When I first started my journey of self-discovery more than 15 years ago, I was terrified of the ocean and what might be in it to eat me! I lived 20 metres from the beach in a tiny rickety shack in Grand Cayman which contained nothing but a single bed. I forced myself to take the plunge and go snorkeling every day to justify to myself the sacrifice of better living conditions for location. I would last about 5 minutes and then virtually walk on water to get back to the beach when I saw a school of large silvery fish in the murky shallow water, which I later learned were completely harmless and usually shy Tarpon.
The breakthrough came when a friend offered to teach me the mysteries of SCUBA and I reluctantly accepted, telling myself it would be something I might regret for the rest of my life if I didn’t at least try. My first few breaths underwater in the swimming pool were a revelation. Within a matter of a few minutes I knew I had found my calling. I have never forgotten my first ever dive on a shallow wreck where I swam with a small turtle in warm crystal clear blue water. I came back from the dive beaming and wanting to share my experience with the whole world. From that point on I single-mindedly pursued that all-consuming desire to develop a diving career. I have been working as a dive professional ever since. That was 2001.
After that first life changing moment and ten years or so of teaching diving and changing the lives of others, I bought my first camera and underwater housing. I had no idea how to use it. I couldn’t find anyone to teach me photography, but found an underwater video course instead. Again, Lady Luck stepped in and determined my future - I fell in love with this as well. The movement and emotion I could capture on film enthralled me.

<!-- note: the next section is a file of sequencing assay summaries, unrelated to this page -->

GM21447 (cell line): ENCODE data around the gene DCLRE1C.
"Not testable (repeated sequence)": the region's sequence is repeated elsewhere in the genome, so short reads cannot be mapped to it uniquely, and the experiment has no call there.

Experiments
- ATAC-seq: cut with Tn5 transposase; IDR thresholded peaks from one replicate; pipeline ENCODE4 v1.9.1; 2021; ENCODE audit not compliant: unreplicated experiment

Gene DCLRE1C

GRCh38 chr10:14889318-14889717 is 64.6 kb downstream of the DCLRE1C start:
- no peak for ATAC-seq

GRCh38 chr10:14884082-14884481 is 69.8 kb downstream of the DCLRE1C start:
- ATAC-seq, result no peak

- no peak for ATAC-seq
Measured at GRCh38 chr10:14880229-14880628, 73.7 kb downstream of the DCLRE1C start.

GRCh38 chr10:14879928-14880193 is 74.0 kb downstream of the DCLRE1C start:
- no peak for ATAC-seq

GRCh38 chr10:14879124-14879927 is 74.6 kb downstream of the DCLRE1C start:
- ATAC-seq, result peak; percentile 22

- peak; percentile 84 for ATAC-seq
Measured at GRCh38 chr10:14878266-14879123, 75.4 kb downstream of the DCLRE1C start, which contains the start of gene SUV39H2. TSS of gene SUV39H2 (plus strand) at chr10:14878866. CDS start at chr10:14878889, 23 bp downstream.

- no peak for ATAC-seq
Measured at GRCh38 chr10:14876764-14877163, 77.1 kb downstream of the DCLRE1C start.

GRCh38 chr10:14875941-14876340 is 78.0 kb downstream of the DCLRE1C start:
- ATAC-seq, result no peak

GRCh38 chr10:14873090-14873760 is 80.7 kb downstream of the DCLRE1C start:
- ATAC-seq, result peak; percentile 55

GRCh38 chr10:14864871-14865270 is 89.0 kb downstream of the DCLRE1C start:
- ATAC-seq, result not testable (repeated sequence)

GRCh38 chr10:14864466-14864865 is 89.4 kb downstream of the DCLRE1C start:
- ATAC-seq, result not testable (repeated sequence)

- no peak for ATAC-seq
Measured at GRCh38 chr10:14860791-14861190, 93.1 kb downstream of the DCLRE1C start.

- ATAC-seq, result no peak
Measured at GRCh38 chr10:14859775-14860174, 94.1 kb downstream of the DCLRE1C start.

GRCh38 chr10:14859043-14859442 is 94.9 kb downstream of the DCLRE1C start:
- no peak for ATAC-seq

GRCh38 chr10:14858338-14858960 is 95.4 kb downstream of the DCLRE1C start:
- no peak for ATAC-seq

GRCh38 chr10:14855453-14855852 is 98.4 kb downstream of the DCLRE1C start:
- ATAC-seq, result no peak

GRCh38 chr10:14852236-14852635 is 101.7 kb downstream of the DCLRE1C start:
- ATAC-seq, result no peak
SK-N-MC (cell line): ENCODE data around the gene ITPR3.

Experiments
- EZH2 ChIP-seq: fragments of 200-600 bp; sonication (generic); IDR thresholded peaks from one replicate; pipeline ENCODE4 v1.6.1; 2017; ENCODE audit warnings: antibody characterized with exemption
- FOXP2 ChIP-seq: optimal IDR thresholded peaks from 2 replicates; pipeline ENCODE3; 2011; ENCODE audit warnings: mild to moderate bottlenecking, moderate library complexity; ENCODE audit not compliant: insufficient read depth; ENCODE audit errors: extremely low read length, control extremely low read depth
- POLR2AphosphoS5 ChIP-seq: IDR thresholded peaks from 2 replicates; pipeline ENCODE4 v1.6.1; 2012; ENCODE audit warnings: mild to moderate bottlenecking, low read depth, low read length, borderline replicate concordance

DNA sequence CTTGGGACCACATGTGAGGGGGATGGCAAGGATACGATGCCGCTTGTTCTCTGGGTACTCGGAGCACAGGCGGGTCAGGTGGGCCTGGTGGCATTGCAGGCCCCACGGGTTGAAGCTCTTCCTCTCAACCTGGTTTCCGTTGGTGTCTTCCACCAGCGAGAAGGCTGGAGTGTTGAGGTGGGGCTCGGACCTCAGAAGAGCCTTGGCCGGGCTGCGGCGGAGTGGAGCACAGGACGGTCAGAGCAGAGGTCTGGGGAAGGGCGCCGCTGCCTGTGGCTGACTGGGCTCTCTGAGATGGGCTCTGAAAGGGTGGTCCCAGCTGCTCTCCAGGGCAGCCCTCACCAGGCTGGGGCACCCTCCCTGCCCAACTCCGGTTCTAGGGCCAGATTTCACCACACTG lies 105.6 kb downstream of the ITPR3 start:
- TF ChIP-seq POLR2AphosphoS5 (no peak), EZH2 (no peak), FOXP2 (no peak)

I practiced both my underwater video and photography skills whenever I got the chance, and eventually talked my boss on a liveaboard in Palau into letting me add another string to my bow on a professional level. As well as teaching diving, guiding, filling tanks, driving boats, serving breakfast lunch and dinner to guests and pretty much every other duty onboard except for cooking and cleaning the cabins, I started making weekly videos for my captive audience on the liveaboard. There weren't too many hours left in the day for sleeping, and I was dubbed "Miss Cafe au Lait" by the captain, for the 12 cups of coffee or so I would drink daily to stay on top of my game.
But hard work doesn't phase me and I have always been known for my "pig-headed" determination. I have never looked back and slowly transitioned gradually from teaching, which I still love, to my new passion, underwater imagery.
That first course that gave me an understanding of the basics, but I have learned mainly from trial and error, the advice of other photo and video professionals, and lots and lots of practice. The best advice I can give any beginner photographer is not to become disillusioned if their results are not what they expect on day one, or day ten or even year one or year ten. Don’t give up. It takes time and practice to perfect your art.
Through the years my passion for diving has grown and I have explored many different dive destinations around the world, including Palau, Indonesia, Borneo, the Cayman Islands, Fiji and the Great Barrier Reef in Australia. I have gradually delved deeper into the ocean realm, realizing that there are so many undiscovered and unexplored places at depths that recreational divers can never go. So began my love of technical diving.
I am now trained to dive to a depth of 100m on a closed circuit rebreather, specialized dive equipment which recycles the gas I breathe and allows me to reach deeper depths and stay there for much longer. It also has the benefit of silent diving as it produces no bubbles. This means I can get much closer to shy, hard-to-capture marine life which flees at the noisy bubbles of open-circuit divers. This is the perfect tool for creating incredible underwater video and still imagery.